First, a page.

Not to mention the hens should be locked up at night time to further prevent the risk of being eaten. Hens are capable to defend themselves, especially in high numbers however its best to be safe.
Chicken fences: The Type Of Fencing In Your Backyard
Before you can allow your chickens to roam freely in your garden, you will need to ensure that the area is enclosed with roughly an 8-foot fence, to prevent your chickens from escaping and protect them from predators.
A high enough fence so your chickens cannot fly over it, and one with either chicken wire boards that will not allow the chickens to squeeze through is essential to ensure your chickens do not leave your yard.
The Kind Of Neighbors You Have
Unfortunately, what type of neighbors you have can influence whether it is a good idea for you to have backyard chickens. If you and your neighbor aren’t on good terms or frequently complain about anything you do, it would help if you spoke to them first before deciding to have backyard chickens.
An unfriendly neighbor could complain about anything from the noises your chickens make to the smell they create or the predators and bugs that having chickens could attract.
Backyard Chickens: The Benefits
There are a few benefits to letting your chickens roam around in your backyard instead of keeping them locked away in a chicken run or chicken house.
Feeding Them Won’t Be As Expensive
Letting your chickens roam around in your yard will help you save money when buying expensive chicken feed.
The reason for this is that if your chickens can forage in your backyard for their food, they will not need as much chicken feed to keep them fed. It is easier to let chickens roam your yard and forage in the ground for food instead of having the entire feeding duty fall on you.
So, not only are you saving money from not having to buy eggs, but you’re also saving on the costs to keep your chickens fed!
Backyard Chickens Produce Better Tasting Eggs
Letting your chickens roam around in your backyard will help them to produce nutrient-rich delicious eggs which have a darker yolk.
The main reason for this is that your chickens will be getting a more rounded diet in line with their nutrition needs. Allowing your hens to forage in your yard means they can eat a combination of insects, greens, and their feed.
A good diet will ensure that the eggs your chickens lay are more nutrient-dense, and there is a possibility that the eggs might taste better.
Backyard Chickens Are Happier And Healthier
Free-range chickens have more room to move around, which means they can get in some exercise. Obesity can become a health concern for chickens that are unable to walk around and forage for themselves.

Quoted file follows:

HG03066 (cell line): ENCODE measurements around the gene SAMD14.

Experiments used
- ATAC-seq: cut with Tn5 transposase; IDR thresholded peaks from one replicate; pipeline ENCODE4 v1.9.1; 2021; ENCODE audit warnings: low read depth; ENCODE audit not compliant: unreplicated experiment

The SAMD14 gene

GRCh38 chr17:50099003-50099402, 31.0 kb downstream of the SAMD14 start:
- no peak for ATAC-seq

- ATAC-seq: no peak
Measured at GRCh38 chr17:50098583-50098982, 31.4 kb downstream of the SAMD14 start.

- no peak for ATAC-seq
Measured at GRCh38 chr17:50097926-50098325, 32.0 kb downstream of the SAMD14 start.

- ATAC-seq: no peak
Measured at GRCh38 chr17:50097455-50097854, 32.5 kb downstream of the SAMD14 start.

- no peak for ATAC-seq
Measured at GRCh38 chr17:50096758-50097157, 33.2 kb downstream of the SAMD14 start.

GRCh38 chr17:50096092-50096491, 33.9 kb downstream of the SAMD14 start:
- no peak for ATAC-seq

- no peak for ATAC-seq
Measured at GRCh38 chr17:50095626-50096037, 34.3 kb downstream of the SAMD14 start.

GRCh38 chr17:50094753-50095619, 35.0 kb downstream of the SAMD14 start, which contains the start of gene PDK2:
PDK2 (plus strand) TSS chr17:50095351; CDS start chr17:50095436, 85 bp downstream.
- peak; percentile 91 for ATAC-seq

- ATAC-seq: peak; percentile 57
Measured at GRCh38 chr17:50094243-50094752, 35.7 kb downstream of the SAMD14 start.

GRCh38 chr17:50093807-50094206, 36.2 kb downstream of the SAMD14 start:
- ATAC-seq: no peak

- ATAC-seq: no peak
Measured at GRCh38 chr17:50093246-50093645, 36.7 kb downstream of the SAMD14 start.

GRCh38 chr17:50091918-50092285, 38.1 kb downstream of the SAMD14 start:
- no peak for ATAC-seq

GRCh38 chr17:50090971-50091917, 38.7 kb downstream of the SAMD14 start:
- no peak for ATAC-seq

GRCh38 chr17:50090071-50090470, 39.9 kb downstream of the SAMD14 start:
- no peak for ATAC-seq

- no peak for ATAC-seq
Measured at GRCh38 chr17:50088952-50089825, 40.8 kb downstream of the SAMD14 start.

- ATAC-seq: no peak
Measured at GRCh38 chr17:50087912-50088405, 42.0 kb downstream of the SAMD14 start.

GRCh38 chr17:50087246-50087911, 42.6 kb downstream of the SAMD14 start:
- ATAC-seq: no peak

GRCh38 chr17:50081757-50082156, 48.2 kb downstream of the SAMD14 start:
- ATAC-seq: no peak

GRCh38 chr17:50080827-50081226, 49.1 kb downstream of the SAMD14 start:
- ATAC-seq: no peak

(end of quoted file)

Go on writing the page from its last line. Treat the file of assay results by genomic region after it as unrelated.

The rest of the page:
Your chickens will also be happier in a more natural environment. Allowing your chickens to roam around in your yard will give them a sense of normality, as they will be able to forage for food themselves, walk around for exercise, or take a dust bath which can help with controlling the spread of parasites.
Disadvantages Of Having Backyard Chickens
While letting your chickens roam free-range in your yard has been all sunshine and rainbows until now, there are a few disadvantages to having backyard chickens.
They will damage your yard – If you enjoy gardening and are incredibly proud of your flower beds in your own garden, it might be best if you avoid letting your chickens run free. Chickens have natural instincts to peck and scratch in the ground, which will inevitably damage your yard. A hungry chicken will eat anything and everything edible. So it may be best to only allow them into a certain garden area – especially in the growing season or when young plants are growing.
Your chickens may attract predators – If you live in an area populated with predators such as hawks or coyotes, you may spend considerable time ensuring your chickens are protected as they could attract predators in the area. You will need to inspect your fence for damage or holes regularly. Unfortunately, keeping your hens safe from owls or hawks is much harder.
Your hens could lay eggs in inconvenient places – If you bought hens for the benefit of free eggs, you might have to go on a chicken egg hunt every day to gather fresh eggs. Backyard chickens enjoy laying their eggs in strange places, which can be inconvenient if you do not have the free time to search for eggs.
Having free-range backyard chickens is one of the best ways to keep your chickens happy and healthy and get as many nutrient-rich eggs as possible, as having healthy and happy chickens will speed up egg production.
David Cameron is a passionate chicken enthusiast. Growing up, he always wanted to be a veterinarian and loved animals. After graduating from veterinary school, David spent over 40 years as an equine veterinarian. He and his wife retired a few years ago and moved to North Carolina. Here, David’s love of chickens grew even more – he now has 7 chickens and 6 quail. If you have any questions about chickens, feel free to reach out.